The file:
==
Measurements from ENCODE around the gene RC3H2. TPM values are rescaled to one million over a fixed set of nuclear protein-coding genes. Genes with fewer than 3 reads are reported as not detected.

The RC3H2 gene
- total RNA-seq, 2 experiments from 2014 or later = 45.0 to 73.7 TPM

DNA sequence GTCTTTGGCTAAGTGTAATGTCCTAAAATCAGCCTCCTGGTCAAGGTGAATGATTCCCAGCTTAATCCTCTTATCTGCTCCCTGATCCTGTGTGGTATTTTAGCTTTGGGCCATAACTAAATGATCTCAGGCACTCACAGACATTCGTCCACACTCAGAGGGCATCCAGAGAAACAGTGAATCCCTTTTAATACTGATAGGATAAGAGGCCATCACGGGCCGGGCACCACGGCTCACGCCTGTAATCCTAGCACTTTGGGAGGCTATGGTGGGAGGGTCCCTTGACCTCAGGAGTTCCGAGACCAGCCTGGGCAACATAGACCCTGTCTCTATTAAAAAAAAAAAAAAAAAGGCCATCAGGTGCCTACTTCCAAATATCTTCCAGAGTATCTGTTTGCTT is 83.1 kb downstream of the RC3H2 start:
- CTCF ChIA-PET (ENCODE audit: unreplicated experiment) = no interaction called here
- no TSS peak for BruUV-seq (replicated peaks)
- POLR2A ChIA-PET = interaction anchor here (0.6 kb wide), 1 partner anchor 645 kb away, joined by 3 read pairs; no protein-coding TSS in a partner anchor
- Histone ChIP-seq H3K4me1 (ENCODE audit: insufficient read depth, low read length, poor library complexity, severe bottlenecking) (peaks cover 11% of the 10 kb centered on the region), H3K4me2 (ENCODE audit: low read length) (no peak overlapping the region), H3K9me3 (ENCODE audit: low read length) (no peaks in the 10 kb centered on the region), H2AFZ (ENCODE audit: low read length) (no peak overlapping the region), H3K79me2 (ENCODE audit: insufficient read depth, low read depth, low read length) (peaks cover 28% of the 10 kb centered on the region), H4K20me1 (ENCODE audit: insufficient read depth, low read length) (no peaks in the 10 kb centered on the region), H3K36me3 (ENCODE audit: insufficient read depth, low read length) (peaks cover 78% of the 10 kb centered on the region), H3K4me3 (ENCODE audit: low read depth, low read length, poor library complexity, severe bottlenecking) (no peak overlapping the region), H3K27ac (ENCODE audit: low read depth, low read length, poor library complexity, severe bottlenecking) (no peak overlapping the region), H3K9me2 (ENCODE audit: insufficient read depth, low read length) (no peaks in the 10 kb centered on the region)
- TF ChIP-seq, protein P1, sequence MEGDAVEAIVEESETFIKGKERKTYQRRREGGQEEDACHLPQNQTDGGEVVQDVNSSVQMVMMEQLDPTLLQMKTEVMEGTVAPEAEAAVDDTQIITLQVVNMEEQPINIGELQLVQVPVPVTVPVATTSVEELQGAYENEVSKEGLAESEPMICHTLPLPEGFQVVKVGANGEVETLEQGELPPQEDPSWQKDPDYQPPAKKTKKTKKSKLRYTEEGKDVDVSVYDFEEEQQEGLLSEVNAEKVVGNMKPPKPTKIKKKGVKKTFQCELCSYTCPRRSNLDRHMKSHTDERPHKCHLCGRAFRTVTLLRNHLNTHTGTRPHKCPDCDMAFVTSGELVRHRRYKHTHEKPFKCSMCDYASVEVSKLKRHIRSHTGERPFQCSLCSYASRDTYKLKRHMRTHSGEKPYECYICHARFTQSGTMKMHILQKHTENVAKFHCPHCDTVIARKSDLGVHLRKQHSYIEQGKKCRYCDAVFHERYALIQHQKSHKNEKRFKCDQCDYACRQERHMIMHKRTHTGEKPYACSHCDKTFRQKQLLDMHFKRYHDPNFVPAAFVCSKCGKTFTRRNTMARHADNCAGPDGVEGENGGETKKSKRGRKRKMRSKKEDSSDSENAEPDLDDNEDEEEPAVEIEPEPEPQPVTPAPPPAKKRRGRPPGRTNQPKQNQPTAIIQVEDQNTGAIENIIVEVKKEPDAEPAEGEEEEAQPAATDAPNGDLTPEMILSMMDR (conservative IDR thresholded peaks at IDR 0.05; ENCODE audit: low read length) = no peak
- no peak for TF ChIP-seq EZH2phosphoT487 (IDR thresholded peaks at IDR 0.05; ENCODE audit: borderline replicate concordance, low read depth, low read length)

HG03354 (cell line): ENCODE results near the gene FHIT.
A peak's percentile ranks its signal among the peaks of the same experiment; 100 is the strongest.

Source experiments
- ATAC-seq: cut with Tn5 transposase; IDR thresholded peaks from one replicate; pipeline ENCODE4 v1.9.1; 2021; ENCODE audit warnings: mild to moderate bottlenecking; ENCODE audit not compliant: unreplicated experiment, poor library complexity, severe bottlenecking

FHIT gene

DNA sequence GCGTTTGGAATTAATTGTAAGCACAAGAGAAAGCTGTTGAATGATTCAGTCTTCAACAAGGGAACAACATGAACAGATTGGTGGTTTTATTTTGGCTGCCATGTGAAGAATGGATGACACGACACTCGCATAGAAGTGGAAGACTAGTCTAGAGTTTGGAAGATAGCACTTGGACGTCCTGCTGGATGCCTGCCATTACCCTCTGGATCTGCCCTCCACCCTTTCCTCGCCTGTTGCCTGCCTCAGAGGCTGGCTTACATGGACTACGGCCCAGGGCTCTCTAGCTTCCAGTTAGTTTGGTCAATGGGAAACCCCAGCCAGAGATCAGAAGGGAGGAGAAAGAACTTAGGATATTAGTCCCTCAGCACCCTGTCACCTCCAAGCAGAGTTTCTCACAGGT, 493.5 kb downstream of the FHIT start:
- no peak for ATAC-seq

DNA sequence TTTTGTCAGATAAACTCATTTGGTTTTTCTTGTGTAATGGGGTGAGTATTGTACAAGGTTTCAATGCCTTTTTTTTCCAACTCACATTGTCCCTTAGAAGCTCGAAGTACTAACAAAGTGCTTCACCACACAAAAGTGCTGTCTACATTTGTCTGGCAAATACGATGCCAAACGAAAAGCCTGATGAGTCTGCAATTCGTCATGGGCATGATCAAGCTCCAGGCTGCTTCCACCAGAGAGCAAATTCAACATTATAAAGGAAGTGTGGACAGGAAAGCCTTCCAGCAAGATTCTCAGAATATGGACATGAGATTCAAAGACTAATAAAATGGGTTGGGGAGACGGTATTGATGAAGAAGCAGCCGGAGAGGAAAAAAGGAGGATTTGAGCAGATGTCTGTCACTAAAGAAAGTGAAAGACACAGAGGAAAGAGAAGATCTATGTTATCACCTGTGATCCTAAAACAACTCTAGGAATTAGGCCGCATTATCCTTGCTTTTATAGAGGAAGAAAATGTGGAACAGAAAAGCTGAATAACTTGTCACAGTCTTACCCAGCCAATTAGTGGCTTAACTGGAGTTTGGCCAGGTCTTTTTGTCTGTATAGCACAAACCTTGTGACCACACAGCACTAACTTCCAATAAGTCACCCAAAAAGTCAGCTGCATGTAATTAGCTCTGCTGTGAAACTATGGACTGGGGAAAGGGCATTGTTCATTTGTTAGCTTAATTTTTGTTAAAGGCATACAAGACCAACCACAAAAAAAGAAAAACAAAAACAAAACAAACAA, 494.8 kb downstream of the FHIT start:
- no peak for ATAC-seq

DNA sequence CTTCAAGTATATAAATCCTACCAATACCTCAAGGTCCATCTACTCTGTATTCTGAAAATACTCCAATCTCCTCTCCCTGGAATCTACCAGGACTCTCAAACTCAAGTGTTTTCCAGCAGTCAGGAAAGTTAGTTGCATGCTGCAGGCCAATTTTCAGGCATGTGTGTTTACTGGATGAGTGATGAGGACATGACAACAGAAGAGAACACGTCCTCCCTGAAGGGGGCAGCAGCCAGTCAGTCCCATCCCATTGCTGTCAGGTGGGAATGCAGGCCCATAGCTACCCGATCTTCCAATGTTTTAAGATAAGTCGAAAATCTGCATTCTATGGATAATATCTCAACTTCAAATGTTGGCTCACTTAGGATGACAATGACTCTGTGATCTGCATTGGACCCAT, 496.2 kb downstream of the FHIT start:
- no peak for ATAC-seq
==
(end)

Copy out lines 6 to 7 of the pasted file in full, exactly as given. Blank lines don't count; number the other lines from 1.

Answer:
- no TSS peak for BruUV-seq (replicated peaks)
- POLR2A ChIA-PET = interaction anchor here (0.6 kb wide), 1 partner anchor 645 kb away, joined by 3 read pairs; no protein-coding TSS in a partner anchor